minimum processing rate of 300 pages per month every 30 days in this case. State also

respectfully requests that the Court set a date for it to provide a Vaughn index once it has

completed production in this matter.

State would welcome the opportunity to provide further briefing on this issue if it

would be useful to the Court.

Plaintiff’s Position

In the more than six months since Plaintiff’s FOIA request was submitted in

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October 2017, Defendant has neither produced documents nor has claimed any FOIA

exemptions.

Plaintiff, Citizens United, is a nonprofit organization whose mission it is to inform

and educate the public on matters of national importance, including through documentary

films and other media productions. Plaintiff believes the documents it seeks are likely to

contain information whose dissemination will help inform the public regarding various

investigations into events involving the 2016 federal elections, and in the coming months

as the nation enters its next federal election cycle. Thus, prompt release of the

information sought may be critical both for Plaintiff to fulfill its mission, and for the

public to be fully informed with respect to issues of national importance.

In its minute order of May 8, 2018, this Court ordered the parties to submit to the

Court a joint proposed schedule for production. The Plaintiff would like to begin to

receive document production on a much more expeditious production schedule than the

Defendant proposes.

Defendant apparently has completed its searches for records. Defendant now

remarkably asks for 45 years1 to 66 years2 to review less than a year’s worth of emails for

one individual. Eliminating the 9,000 documents of excluded keywords that the parties

agreed upon still would require roughly 41-61 years to produce and process responsive

records. The Defendant proposes to review documents at a rate of 300 pages per month

(a little over half a ream of paper).

Furthermore, Defendant has not persuasively demonstrated that it faces pressures

1
At a conservative estimate of 1.5 pages per email and 2 pages per attachment.
2
At 2 pages per email and 5 pages per attachment.

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that justify such a small rate.

Plaintiff has requested 11 months of emails for one individual, and believes that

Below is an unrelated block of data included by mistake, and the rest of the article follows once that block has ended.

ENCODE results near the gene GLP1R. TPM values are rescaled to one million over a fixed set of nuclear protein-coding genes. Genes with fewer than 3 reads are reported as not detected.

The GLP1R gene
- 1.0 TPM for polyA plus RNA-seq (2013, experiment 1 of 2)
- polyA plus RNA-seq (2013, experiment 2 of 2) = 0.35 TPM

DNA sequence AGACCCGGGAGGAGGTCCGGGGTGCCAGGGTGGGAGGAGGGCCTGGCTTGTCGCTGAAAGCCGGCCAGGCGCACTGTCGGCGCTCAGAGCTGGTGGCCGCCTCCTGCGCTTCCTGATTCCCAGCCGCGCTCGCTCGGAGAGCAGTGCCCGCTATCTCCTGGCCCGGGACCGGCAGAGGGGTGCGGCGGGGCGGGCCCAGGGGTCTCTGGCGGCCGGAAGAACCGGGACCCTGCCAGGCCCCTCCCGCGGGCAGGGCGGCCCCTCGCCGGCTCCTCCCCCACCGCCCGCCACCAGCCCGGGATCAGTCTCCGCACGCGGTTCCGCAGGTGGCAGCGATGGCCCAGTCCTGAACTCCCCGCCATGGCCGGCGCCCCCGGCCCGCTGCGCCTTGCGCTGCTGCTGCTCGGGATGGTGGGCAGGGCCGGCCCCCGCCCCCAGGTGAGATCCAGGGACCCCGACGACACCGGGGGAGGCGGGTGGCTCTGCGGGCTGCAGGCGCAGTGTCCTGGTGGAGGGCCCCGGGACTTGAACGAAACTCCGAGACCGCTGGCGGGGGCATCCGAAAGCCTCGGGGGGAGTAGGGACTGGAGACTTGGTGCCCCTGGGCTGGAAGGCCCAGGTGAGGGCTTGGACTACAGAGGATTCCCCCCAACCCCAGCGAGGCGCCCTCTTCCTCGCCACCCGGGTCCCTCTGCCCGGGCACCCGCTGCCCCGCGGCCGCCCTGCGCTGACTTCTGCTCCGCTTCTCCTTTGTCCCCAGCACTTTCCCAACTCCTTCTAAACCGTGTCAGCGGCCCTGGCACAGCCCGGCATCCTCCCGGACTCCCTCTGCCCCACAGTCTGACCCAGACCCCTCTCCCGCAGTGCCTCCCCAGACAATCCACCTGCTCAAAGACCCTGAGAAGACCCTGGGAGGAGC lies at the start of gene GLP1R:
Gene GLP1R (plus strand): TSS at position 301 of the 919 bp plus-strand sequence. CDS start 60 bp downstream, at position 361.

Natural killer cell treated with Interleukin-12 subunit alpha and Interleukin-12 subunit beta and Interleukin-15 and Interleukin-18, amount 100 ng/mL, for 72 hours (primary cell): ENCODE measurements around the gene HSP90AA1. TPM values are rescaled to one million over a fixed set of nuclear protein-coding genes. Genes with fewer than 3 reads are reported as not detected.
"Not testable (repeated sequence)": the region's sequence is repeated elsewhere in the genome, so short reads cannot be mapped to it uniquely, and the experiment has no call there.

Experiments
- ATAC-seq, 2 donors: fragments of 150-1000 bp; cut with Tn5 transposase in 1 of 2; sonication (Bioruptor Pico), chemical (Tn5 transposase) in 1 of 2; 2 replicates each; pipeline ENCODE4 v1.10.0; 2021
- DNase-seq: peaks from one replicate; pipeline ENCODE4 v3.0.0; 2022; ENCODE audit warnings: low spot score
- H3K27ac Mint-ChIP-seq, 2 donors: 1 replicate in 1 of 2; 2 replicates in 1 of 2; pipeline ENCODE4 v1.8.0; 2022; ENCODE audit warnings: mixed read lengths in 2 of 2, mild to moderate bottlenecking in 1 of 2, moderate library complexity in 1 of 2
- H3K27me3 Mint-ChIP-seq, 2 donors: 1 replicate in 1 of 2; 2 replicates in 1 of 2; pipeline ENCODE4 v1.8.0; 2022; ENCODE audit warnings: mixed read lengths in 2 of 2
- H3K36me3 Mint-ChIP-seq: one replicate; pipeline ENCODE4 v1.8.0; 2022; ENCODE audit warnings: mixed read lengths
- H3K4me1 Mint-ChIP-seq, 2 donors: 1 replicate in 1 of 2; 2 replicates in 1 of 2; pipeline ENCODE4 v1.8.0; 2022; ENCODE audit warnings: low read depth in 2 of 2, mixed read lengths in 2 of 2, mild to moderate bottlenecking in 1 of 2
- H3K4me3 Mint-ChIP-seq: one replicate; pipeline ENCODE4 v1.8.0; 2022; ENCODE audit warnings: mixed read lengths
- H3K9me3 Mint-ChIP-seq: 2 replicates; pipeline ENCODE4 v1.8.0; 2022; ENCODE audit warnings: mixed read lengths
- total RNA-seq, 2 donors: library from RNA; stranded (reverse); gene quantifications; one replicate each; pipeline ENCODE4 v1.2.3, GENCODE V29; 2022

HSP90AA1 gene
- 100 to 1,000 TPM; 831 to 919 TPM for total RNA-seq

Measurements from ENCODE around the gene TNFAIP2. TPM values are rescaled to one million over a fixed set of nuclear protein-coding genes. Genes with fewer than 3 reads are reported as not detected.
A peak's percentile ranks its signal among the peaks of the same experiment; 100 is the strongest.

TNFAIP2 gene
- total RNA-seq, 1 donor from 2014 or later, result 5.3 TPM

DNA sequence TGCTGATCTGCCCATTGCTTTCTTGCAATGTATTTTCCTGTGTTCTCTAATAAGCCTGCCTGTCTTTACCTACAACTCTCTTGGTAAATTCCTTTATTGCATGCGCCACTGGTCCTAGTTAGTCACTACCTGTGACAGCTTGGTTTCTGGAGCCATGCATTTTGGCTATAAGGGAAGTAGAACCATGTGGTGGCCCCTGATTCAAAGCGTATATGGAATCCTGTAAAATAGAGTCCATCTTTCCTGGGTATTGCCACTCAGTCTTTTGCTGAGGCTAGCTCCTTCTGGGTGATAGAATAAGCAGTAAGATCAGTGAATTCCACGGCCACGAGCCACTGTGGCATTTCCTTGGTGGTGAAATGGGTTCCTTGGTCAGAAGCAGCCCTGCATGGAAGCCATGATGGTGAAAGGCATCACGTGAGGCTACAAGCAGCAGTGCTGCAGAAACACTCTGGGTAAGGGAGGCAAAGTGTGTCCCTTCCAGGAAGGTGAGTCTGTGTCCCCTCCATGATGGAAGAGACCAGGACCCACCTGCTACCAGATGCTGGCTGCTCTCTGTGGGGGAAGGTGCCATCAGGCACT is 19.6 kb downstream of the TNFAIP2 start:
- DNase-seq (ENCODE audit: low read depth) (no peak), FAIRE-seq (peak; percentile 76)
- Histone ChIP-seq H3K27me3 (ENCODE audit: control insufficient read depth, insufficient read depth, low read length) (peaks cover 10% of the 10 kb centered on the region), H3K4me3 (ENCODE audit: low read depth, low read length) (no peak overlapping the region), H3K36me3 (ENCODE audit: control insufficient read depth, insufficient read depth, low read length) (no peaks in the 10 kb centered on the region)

no more than one year should be sufficient for Defendant to review and produce the

emails in that time, if it applies a reasonable level of resources to review those emails.

Defendant attaches a declaration filed last month in American Center for Law and

Justice v. Dep’t of State, 16-cv-1975-TNM. It should be noted that Judge McFadden in

that case did not find that declaration persuasive, and ordered the Defendant to process

twice the number proposed by Defendant. See id., Minute Order (May 3, 2018).

Thus, in view of the above, Plaintiff through counsel requests that this Court order

Defendant to:

1. immediately begin processing those documents that are responsive to

Plaintiff’s request;

2. produce all documents to Plaintiff within one year, with proportional

monthly productions beginning on June 7, 2018, and continuing until

completed thereafter on June 5, 2019; and

3. provide Plaintiff with a draft Vaughn Index by June 19, 2019, providing a

description of and claim of exemption for those documents which have

been withheld.

Plaintiff believes that Defendant should be directed to commit sufficient resources

to processing Plaintiff’s FOIA requests reasonably, not only because of the breached

statutory deadline, but also because of the half year of lost time in which Defendant does

not appear to have done more than an initial search (and only recently has begun to

process responsive records). Furthermore, as our nation approaches the upcoming 2018

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federal elections, and then as our nation will turn to the presidential primary season for

the 2020 elections, it will be extremely important for the American people to have a more

complete picture of the State Department’s alleged political activities, including any role

in opposition research of a presidential candidate during the 2016 elections.

Respectfully submitted,

JESSIE K. LIU, DC Bar #472845
/s/ United States Attorney
JEREMIAH L. MORGAN, ESQ.
DC Bar #1012943 DANIEL F. VAN HORN, DC Bar #924092
WILLIAM J. OLSON, P.C. Chief, Civil Division
370 Maple Avenue West
Suite 4
Vienna, VA 22180 By: /s/
(703) 356-5070 W. MARK NEBEKER, DC Bar #396739
(540) 450-8777 Assistant United States Attorney
Fax: (703) 356-5085 555 4th Street, NW
jmorgan@lawandfreedom.com Washington, DC 20530
(202) 252-2536
mark.nebeker@usdoj.gov